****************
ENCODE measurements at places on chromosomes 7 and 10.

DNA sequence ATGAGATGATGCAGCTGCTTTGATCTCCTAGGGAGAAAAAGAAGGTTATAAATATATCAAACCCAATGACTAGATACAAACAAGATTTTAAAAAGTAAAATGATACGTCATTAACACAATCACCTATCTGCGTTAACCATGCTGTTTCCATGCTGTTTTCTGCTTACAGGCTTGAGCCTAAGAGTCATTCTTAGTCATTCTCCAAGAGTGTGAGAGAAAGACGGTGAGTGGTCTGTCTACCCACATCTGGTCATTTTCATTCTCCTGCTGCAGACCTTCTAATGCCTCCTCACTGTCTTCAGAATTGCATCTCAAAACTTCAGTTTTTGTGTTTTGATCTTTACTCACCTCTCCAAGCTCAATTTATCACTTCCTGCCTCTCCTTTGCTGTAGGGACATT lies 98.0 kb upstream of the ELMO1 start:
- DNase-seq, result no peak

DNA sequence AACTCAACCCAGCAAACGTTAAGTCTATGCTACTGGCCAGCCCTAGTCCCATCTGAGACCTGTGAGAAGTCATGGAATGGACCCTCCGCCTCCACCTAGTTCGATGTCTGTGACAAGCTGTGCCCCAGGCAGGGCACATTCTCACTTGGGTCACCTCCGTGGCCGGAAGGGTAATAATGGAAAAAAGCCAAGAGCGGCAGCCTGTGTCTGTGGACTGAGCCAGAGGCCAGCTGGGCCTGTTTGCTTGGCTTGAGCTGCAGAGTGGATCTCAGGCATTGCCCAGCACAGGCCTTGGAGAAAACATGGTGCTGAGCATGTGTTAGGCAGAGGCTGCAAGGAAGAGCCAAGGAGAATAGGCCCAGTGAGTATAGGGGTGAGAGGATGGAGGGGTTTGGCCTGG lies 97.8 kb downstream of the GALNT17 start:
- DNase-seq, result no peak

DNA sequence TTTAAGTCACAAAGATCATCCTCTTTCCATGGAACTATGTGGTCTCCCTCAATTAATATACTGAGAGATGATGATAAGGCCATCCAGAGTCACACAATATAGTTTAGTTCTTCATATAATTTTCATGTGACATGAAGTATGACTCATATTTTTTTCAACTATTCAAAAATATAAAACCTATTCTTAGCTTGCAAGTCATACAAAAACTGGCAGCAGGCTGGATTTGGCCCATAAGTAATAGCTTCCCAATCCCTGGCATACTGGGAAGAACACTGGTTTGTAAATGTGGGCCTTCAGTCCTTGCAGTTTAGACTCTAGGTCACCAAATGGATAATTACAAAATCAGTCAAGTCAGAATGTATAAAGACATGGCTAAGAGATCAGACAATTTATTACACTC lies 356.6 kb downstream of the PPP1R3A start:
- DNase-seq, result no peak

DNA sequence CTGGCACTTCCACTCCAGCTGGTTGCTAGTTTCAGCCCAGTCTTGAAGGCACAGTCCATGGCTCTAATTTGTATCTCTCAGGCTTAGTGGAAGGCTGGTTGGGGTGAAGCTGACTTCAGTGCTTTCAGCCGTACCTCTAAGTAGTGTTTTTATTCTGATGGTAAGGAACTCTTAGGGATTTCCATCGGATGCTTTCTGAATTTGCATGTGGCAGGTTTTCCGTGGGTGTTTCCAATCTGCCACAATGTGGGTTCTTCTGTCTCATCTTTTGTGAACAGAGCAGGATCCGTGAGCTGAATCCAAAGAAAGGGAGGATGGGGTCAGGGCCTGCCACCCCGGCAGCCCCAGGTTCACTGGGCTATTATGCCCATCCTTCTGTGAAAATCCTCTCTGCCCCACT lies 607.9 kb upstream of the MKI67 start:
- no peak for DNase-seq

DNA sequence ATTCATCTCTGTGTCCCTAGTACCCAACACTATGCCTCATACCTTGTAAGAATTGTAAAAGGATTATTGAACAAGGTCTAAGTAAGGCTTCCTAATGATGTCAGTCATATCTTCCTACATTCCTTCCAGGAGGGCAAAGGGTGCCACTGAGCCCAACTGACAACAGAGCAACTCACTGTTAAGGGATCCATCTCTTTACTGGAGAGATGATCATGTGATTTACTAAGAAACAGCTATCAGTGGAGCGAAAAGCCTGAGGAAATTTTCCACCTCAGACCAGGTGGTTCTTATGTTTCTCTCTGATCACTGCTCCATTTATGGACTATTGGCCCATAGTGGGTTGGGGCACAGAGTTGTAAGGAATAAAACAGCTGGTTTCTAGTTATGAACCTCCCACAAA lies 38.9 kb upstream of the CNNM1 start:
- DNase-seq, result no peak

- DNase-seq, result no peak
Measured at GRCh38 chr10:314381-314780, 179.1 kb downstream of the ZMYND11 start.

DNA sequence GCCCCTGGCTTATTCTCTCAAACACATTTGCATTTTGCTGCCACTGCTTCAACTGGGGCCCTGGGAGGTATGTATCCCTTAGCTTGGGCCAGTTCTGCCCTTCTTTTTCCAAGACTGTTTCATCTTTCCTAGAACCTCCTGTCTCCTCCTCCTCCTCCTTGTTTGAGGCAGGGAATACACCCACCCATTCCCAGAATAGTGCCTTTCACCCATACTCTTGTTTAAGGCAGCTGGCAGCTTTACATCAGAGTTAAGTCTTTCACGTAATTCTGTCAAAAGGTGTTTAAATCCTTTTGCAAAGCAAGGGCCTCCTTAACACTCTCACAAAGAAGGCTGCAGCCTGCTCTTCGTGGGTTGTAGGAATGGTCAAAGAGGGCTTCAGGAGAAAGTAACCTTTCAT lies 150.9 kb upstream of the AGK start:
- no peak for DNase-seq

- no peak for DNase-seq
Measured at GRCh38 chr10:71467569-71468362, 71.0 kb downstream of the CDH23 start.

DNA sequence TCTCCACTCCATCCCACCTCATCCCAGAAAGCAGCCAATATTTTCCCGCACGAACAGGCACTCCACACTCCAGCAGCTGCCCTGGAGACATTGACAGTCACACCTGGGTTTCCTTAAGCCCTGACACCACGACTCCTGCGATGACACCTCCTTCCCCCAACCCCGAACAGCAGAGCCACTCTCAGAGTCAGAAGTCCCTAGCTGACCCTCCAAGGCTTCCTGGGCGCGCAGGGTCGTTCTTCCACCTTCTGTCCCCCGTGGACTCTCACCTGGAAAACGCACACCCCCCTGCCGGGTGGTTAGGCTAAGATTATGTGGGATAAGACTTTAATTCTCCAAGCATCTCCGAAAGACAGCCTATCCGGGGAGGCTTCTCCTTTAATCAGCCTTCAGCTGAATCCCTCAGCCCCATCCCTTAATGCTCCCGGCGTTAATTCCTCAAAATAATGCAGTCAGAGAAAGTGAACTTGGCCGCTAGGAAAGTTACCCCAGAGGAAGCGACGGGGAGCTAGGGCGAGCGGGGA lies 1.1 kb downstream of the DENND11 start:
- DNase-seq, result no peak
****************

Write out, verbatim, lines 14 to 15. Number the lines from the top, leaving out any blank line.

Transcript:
DNA sequence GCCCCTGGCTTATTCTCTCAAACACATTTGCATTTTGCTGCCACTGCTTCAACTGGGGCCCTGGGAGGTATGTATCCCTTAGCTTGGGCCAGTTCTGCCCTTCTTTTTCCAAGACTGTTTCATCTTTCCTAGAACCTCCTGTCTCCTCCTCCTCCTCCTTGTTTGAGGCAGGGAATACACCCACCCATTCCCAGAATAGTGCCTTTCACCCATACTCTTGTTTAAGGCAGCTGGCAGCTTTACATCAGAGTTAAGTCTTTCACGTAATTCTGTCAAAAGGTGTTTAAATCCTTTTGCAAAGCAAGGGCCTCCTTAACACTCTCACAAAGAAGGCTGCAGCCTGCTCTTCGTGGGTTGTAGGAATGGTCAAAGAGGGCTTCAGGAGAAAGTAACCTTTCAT lies 150.9 kb upstream of the AGK start:
- no peak for DNase-seq